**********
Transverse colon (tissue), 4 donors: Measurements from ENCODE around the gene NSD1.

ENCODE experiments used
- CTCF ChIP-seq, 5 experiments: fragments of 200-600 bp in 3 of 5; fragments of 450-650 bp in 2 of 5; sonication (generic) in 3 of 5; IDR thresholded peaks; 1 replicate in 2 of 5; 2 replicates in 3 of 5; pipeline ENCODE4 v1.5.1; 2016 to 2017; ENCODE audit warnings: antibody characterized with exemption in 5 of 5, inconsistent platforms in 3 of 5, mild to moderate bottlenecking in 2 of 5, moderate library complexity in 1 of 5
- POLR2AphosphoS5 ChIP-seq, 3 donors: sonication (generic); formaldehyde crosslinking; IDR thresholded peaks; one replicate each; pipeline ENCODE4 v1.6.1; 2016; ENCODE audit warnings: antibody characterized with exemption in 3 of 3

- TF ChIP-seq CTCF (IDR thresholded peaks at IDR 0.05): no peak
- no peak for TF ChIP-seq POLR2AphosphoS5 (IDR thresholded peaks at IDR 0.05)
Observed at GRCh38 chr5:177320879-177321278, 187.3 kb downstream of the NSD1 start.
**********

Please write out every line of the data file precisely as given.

Transverse colon (tissue), 4 donors: Measurements from ENCODE around the gene NSD1.

ENCODE experiments used
- CTCF ChIP-seq, 5 experiments: fragments of 200-600 bp in 3 of 5; fragments of 450-650 bp in 2 of 5; sonication (generic) in 3 of 5; IDR thresholded peaks; 1 replicate in 2 of 5; 2 replicates in 3 of 5; pipeline ENCODE4 v1.5.1; 2016 to 2017; ENCODE audit warnings: antibody characterized with exemption in 5 of 5, inconsistent platforms in 3 of 5, mild to moderate bottlenecking in 2 of 5, moderate library complexity in 1 of 5
- POLR2AphosphoS5 ChIP-seq, 3 donors: sonication (generic); formaldehyde crosslinking; IDR thresholded peaks; one replicate each; pipeline ENCODE4 v1.6.1; 2016; ENCODE audit warnings: antibody characterized with exemption in 3 of 3

- TF ChIP-seq CTCF (IDR thresholded peaks at IDR 0.05): no peak
- no peak for TF ChIP-seq POLR2AphosphoS5 (IDR thresholded peaks at IDR 0.05)
Observed at GRCh38 chr5:177320879-177321278, 187.3 kb downstream of the NSD1 start.